Macbeth’s ambition to obtain power convinces him that it is his destiny to become King of Scotland, and that he should do anything to fulfill that destiny, even if it involves him committing tremendously immoral acts such as murder. After Macbeth realizes that the witches may actually speak the truth due to the second prophecy (Thane of Cawdor) becoming true, he begins to have an eerie and frightening thought of him killing his king and friend, Duncan, in order to ac...
... middle of paper ...
...rn day society, illusive ambitions can be incredibly detrimental, just as they are demonstrated to be in Macbeth. Ambitions, if they are untamed, can be an impediment to free will; they can overpower your good conscience, possibly leading you into causing death and destruction. They can also corrupt one’s mental health, while practically morphing that person’s perception of reality into something demonstrably wrong and twisted. Finally, they can boost ones ego to a point where that person is engulfed and imprisoned in the vehemence of their own denial, which can ultimately bear fatal consequences. If one’s hopes and desires are innately destructive, then it logically follows that that one’s ambition is also innately destructive; be wary of one with an immense ambition.
1. Shakespeare, William. Macbeth. Signet Classic, New York, New York, 1963.
Need Writing Help?
Get feedback on grammar, clarity, concision and logic instantly.Check your paper »
- What Can You Really Believe: Illusion vs. Reality in Macbeth What is reality. Do you honestly believe that everyone shows his or her true selves openly. Think again. Many characters in Macbeth, by William Shakespeare, are two-faced. Two examples of these people are Macbeth and Lady Macbeth. These characters all put on false faces to impress people or hide things from people. The witches also kept repeating a quote that has a lot of meaning. They continued to say “foul is fair and fair is foul.” (I.i.12) This means that what seems right isn’t really right and what seems wrong isn’t really wrong.... [tags: essays research papers]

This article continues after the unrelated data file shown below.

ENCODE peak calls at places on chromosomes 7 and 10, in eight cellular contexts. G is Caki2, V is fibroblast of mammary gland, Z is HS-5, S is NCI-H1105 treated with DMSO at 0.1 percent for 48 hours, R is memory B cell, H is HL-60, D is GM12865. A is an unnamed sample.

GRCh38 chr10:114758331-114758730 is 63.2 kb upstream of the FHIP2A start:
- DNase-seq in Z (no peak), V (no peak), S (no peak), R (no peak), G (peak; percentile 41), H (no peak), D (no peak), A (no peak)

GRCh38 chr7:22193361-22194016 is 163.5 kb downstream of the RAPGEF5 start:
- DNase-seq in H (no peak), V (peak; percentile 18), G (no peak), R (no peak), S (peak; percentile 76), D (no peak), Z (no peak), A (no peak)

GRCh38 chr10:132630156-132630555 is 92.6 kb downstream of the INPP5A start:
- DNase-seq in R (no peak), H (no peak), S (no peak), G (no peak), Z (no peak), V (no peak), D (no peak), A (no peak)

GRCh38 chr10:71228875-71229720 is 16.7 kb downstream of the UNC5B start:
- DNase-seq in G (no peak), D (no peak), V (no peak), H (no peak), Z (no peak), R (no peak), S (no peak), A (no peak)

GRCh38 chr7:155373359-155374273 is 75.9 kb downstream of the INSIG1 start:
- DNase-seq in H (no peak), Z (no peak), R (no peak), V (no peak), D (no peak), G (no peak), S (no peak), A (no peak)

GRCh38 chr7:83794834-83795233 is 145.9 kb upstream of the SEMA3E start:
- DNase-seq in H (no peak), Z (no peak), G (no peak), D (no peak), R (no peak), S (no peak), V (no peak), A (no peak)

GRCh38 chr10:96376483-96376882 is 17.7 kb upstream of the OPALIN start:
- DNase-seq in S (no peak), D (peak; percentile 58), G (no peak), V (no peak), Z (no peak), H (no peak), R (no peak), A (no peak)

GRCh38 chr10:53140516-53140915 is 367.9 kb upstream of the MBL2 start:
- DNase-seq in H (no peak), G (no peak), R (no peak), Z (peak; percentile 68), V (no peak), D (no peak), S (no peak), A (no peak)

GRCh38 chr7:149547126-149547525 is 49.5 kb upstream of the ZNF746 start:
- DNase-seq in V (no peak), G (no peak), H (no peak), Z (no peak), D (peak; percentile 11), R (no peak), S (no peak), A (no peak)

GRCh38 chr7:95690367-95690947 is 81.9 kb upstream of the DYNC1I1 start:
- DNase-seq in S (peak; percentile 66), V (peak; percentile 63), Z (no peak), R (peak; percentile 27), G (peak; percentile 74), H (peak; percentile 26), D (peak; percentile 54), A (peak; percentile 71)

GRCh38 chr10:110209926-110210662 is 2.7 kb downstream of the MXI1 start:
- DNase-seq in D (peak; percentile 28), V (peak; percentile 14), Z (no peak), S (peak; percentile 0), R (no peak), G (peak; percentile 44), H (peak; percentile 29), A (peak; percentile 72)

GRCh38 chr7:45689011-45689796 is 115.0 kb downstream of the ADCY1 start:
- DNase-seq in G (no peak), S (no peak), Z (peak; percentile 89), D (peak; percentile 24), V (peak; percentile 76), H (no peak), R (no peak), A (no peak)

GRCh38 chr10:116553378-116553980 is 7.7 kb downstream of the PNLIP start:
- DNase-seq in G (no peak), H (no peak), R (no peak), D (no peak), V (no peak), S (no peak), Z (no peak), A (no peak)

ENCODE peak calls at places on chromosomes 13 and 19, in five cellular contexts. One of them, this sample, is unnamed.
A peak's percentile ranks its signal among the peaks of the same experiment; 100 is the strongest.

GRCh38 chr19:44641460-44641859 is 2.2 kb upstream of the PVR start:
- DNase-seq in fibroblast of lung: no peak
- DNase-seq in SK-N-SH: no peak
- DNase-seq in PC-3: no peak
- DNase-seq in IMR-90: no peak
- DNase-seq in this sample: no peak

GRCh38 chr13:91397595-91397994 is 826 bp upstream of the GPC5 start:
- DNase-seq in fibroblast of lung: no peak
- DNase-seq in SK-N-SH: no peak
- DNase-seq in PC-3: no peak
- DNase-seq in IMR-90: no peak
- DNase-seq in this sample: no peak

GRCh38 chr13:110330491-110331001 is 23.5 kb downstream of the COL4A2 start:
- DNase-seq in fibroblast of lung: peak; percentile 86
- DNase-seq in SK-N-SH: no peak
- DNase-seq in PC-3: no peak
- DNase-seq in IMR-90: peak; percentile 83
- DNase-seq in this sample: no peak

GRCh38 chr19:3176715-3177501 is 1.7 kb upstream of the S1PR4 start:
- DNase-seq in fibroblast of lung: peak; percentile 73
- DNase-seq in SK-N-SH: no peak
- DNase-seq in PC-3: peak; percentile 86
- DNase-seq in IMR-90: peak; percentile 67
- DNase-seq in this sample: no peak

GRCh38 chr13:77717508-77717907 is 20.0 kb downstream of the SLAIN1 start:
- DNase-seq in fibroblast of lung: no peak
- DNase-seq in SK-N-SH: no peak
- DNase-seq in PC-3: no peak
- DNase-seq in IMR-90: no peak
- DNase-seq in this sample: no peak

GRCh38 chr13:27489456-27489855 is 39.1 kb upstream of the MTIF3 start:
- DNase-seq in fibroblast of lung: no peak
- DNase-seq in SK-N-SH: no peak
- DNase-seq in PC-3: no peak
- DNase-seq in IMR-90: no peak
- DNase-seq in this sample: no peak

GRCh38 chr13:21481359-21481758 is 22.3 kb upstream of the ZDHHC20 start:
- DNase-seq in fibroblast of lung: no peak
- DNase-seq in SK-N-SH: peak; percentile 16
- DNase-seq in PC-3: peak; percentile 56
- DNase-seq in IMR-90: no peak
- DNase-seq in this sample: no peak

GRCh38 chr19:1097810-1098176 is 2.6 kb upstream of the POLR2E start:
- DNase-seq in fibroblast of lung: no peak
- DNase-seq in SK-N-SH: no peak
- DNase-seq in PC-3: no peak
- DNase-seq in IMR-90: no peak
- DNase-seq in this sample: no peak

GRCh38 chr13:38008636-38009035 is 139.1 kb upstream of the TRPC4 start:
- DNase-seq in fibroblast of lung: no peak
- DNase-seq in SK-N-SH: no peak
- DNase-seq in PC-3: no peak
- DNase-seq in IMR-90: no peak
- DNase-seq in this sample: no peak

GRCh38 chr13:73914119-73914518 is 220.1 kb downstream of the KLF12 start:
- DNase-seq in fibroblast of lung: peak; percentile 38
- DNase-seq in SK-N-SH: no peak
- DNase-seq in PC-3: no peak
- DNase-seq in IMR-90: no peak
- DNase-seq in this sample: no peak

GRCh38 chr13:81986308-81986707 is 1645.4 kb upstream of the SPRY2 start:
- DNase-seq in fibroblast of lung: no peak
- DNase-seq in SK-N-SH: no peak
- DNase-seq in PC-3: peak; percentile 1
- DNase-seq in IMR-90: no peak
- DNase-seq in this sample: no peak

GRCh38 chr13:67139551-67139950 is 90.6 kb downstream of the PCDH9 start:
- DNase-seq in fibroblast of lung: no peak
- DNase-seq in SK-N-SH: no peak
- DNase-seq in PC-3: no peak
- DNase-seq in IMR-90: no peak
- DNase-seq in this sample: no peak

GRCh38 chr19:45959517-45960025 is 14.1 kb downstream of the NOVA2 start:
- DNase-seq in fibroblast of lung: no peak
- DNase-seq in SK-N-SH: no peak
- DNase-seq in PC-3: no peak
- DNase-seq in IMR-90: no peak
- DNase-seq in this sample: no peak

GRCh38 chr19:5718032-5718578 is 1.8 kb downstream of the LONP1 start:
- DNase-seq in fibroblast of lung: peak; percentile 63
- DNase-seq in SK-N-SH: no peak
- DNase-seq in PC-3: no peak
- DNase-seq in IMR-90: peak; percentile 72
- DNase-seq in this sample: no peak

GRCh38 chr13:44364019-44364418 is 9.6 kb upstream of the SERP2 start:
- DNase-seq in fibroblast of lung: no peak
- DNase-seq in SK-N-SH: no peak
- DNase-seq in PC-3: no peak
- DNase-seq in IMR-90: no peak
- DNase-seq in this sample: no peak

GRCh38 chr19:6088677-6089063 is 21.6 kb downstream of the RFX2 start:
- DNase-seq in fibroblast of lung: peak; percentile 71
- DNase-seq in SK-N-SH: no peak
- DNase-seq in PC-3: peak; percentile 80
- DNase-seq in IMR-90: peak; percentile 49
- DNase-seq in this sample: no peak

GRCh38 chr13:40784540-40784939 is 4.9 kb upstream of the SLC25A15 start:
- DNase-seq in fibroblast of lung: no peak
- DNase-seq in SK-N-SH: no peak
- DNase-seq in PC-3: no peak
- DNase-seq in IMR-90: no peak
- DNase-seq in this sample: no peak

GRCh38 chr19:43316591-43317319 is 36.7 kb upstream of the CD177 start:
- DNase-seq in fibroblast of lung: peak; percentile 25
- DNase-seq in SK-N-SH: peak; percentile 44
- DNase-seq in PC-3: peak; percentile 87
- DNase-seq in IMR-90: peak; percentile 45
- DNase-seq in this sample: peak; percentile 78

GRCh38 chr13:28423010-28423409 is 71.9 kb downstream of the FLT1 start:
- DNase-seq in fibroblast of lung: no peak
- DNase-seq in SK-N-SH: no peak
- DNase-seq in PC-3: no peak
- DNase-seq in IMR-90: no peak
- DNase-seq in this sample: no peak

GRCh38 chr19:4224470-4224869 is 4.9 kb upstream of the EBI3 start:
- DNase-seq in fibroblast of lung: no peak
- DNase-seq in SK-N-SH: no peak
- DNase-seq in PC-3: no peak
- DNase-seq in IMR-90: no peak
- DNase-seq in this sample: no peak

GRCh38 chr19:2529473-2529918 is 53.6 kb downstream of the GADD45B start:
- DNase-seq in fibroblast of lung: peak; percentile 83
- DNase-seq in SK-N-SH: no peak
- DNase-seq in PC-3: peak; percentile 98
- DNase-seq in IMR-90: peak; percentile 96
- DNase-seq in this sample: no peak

1086 words (3.1 pages)
- Reality is the state of the world of how it really is, whereas an illusion is erroneous interpretation of reality. Illusions often derail people from their sanity, as they cause them to inadvertently live lives in accordance to false beliefs. As a result, the outcomes for these people, and the people around them, are often atrocious. The theme of illusion versus reality is excessively demonstrated in Macbeth, a play written by William Shakespeare, and also in The Crucible, a play written by Arthur Miller.... [tags: Literary Review]
1900 words (5.4 pages)
- Illusion versus Reality Illusion versus reality is often referred to as deception of appearances. This is when something or something portrays itself as what it is not. Just like disguise, deception of appearances is an appearance in order to conceal one's true attitude or identity. This is related to the idiom "Do not judge a book, by its cover" and the metaphor "A wolf in sheep's clothing." In the play Macbeth, most characters deceived others by their outward appearances. An example of a character that was deceptive with his appearances was main character Macbeth.... [tags: Shakespearean Literature]
1027 words (2.9 pages)
- Good Triumphs all Evil There is a light in every darkness. People choose to acknowledge the faults, heartbreaks, and wrong-doings of the world but not let it discourage them. Instead, there is the choice to believe that there is at least a little good in every dark soul which is the case in William Shakespeare’s play, Macbeth. The tragic hero Macbeth makes many mistakes and entangles himself into a web of deceit, misconduct and darkness lead by manipulation and ambition. The self-created antagonistic character, Macbeth, shines elements of his integrity through his nobility, trusting nature, and moral conscience throughout the chaos.... [tags: Macbeth, Duncan I of Scotland, King Duncan]
1011 words (2.9 pages)